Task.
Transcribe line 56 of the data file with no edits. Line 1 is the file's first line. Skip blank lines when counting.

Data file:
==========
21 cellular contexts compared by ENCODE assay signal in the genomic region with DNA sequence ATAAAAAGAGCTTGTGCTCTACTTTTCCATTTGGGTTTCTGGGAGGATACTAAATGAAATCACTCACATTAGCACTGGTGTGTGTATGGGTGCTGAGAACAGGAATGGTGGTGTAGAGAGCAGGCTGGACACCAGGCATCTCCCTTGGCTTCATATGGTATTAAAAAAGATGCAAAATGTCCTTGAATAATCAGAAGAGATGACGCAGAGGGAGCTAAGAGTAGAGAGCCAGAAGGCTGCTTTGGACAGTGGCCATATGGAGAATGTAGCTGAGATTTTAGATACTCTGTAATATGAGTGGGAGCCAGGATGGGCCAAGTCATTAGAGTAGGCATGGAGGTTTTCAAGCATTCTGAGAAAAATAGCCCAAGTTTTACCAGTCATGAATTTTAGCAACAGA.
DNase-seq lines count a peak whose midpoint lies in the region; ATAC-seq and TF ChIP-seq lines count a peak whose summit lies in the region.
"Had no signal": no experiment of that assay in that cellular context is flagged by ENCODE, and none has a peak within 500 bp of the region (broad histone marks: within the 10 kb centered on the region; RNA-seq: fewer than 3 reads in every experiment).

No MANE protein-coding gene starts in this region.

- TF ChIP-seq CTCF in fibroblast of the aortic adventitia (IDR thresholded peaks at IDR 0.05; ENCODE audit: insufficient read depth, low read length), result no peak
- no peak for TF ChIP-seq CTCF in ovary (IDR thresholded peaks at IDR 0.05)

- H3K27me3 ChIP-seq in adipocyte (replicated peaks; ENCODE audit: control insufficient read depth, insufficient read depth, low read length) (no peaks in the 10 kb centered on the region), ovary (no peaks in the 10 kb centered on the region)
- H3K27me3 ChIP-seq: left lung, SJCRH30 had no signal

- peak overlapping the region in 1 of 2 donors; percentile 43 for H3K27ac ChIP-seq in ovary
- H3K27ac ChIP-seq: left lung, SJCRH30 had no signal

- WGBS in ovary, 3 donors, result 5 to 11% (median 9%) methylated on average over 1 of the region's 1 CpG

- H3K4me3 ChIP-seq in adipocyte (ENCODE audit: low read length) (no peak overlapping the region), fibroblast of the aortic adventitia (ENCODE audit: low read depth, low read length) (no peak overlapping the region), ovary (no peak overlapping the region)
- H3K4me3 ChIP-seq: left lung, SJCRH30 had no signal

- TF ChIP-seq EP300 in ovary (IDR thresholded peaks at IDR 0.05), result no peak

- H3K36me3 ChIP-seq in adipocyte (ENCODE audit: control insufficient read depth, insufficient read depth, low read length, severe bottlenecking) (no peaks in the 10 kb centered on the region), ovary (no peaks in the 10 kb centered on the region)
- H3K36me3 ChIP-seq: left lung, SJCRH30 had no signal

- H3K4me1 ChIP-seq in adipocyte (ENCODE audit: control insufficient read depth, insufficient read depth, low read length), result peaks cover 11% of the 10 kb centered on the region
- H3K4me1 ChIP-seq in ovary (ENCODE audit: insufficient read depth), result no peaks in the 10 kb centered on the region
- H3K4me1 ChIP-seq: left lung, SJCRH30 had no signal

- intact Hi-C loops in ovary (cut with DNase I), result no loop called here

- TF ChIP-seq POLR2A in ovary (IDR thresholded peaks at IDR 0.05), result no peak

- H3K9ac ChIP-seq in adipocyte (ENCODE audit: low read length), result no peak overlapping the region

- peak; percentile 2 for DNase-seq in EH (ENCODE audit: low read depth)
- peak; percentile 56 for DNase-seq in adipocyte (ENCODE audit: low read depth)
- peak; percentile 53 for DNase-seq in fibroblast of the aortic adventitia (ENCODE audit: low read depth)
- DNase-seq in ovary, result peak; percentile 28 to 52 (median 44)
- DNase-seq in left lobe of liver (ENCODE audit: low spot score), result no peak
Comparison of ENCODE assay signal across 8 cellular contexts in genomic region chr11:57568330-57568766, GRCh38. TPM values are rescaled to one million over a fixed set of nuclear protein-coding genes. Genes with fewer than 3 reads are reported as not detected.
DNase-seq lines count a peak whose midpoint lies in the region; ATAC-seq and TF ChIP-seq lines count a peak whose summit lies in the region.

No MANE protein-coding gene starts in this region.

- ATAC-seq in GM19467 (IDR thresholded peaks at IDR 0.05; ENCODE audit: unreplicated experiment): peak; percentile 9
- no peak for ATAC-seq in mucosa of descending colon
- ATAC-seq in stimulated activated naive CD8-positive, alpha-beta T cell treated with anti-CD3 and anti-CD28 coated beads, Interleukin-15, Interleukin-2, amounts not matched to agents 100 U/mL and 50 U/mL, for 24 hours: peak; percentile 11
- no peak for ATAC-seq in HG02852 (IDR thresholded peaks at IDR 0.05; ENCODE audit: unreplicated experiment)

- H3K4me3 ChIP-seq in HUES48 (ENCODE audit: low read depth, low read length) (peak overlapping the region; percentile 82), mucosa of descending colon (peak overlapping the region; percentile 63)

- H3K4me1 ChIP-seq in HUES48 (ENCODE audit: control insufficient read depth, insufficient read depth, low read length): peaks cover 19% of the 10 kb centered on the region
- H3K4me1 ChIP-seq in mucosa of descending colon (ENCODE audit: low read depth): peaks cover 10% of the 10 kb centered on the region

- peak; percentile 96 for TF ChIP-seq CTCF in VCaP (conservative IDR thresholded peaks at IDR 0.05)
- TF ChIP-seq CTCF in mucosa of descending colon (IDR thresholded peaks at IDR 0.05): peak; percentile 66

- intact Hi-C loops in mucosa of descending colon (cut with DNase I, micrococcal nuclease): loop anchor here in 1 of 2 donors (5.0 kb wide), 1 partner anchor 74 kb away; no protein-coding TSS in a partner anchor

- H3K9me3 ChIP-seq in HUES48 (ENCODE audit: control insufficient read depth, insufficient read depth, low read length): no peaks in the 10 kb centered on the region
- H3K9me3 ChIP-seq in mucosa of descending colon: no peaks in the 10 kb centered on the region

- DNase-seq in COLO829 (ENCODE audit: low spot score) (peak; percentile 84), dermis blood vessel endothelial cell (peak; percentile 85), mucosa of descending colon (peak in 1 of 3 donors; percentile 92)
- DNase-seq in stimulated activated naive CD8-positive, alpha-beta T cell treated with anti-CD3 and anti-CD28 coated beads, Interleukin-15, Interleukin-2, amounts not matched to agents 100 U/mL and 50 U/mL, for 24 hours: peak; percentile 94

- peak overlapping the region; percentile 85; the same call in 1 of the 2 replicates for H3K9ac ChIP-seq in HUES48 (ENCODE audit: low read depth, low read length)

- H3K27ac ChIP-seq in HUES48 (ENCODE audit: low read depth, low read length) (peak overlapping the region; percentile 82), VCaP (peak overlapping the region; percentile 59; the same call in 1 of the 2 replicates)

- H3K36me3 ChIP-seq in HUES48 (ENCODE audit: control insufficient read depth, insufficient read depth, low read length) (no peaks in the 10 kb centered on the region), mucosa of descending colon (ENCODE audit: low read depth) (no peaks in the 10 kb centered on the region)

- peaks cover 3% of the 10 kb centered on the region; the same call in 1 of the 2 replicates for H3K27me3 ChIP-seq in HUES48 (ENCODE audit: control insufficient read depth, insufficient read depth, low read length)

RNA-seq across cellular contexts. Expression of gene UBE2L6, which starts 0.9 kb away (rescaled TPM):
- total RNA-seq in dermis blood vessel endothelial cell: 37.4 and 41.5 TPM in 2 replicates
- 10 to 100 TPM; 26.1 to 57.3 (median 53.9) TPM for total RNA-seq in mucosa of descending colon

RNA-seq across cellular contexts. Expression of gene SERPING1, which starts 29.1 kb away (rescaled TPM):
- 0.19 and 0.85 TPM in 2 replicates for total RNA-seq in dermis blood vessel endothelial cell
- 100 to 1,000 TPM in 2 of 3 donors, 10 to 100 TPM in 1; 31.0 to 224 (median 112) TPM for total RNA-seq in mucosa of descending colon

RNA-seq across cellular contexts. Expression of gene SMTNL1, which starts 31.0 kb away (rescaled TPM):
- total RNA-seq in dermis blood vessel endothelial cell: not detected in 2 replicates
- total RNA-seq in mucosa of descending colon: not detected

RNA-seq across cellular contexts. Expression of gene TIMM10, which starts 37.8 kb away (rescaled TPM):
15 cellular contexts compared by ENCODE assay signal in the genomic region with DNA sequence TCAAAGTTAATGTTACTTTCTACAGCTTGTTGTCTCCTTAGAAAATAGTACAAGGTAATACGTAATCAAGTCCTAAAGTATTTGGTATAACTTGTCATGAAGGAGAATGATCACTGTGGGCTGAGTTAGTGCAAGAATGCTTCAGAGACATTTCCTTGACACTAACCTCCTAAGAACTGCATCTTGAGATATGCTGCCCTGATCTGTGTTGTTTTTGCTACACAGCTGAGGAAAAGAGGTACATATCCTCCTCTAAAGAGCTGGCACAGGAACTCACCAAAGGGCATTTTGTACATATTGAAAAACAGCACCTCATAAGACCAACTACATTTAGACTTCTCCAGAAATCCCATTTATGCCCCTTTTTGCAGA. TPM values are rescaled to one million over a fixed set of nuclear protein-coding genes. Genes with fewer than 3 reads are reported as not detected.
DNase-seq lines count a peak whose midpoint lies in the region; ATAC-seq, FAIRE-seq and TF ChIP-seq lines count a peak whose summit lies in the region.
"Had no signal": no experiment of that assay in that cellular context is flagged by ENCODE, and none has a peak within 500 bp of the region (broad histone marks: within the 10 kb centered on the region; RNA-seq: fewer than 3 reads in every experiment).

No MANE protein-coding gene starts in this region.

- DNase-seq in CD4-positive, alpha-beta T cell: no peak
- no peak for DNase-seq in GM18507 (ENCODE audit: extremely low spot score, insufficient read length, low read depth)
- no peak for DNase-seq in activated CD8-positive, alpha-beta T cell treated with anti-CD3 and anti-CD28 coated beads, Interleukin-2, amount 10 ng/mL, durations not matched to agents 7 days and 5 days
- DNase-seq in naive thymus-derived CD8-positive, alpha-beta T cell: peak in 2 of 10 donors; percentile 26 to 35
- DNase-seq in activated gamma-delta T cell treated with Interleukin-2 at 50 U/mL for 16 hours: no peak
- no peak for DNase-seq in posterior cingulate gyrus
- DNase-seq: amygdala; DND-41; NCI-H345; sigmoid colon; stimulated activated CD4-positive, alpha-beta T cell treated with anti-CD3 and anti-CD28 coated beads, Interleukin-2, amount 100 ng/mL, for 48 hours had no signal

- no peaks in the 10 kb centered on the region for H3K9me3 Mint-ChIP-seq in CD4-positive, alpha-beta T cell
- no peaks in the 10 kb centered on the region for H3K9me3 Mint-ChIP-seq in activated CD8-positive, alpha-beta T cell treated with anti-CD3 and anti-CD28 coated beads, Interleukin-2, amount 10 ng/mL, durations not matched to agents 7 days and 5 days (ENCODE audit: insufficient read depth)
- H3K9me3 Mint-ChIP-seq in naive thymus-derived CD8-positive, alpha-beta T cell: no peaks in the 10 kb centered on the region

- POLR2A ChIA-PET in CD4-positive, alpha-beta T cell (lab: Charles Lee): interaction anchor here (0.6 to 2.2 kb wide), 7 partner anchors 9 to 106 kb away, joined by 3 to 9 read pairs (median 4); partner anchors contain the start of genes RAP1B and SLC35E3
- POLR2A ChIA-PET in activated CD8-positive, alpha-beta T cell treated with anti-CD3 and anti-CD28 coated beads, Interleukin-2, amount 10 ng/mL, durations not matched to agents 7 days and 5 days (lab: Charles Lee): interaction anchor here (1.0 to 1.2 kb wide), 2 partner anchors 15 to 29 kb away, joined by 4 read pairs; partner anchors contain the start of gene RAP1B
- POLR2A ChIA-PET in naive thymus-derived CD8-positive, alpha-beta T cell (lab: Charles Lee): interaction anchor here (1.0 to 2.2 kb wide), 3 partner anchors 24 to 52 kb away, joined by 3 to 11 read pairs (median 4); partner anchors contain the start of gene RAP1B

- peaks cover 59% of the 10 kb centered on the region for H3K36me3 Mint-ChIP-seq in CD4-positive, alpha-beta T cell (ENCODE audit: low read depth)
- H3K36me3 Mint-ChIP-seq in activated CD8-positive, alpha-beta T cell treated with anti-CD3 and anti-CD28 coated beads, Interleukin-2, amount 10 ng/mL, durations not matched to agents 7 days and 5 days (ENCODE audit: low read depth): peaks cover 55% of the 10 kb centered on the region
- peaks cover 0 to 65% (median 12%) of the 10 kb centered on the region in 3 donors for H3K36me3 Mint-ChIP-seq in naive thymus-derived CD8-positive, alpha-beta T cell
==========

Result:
- total RNA-seq in dermis blood vessel endothelial cell: not detected in 2 replicates